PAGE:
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Also known as the wolves of the sea, blue sharks can reach the impressive speed of 43mph. Although they generally appear to be fairly slow and lethargic, blue sharks attack their prey from below using a sudden burst of speed. Their main prey are squid, although they also eat fish, sea birds, and smaller sharks. Blue sharks can reach 12 feet long and have a long and slender build. They inhabit deep temperate and tropical waters up to around 1,150 feet. Blue sharks are viviparous and give birth to up to 135 live young per litter. Blue sharks are typically preyed on by killer whales, great white sharks, and tiger sharks.

#2 Fastest Shark: Salmon Shark

The rare and elusive Salmon Shark, in the open ocean of Alaska.
Closely resembling the great white, salmon sharks are fierce predators.

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Coming in at a close second is the salmon shark which can reach speeds of up to 45mph. Although there have been reports of them attaining much higher speeds, these are widely disregarded as being inaccurate. Salmon sharks are generally around 10 feet long and are grey to black on their upper bodies and white below, often giving them the appearance of a great white. They are native to the north Pacific ocean where they are an apex predator. As their name suggests, salmon sharks regularly prey on salmon, although they also eat squid, herring, and sablefish.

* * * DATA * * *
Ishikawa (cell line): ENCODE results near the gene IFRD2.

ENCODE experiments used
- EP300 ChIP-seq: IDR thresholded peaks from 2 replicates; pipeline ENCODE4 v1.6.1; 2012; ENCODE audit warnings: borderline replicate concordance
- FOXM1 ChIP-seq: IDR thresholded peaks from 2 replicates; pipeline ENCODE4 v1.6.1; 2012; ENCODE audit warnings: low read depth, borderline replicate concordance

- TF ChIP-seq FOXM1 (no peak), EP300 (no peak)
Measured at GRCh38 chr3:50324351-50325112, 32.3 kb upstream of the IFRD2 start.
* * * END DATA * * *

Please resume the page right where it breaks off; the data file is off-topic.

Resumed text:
#1 Fastest Shark: Shortfin Mako Shark

the fastest shark in the world is the shortfin mako shark which reaches a top speed of 46 miles per hour
Shortfin mako sharks are fast, aggressive predators with a high cruising speed as well as an incredible top speed.

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The fastest shark in the world is the shortfin mako shark.  Shortfin mako sharks have a cruising speed of 31 mph, but can attain 46 mph in short bursts. Shortfin mako sharks reach approximately 13 feet long and are blue on their dorsal side and white on their underside. They live in temperate and tropical oceans around the world but are an endangered species. Shortfin mako sharks eat a wide range of prey, including mackerel, tuna, porpoises, turtles, and other sharks. They use their speed to lunge upwards in the water towards their prey before their prey even notice them, biting their flanks and fins.

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About the Author

I have been writing professionally for several years with a focus on animals and wildlife. I love spending time in the outdoors and when not writing I can be found on the farm surrounded by horses, dogs, sheep, and pigs.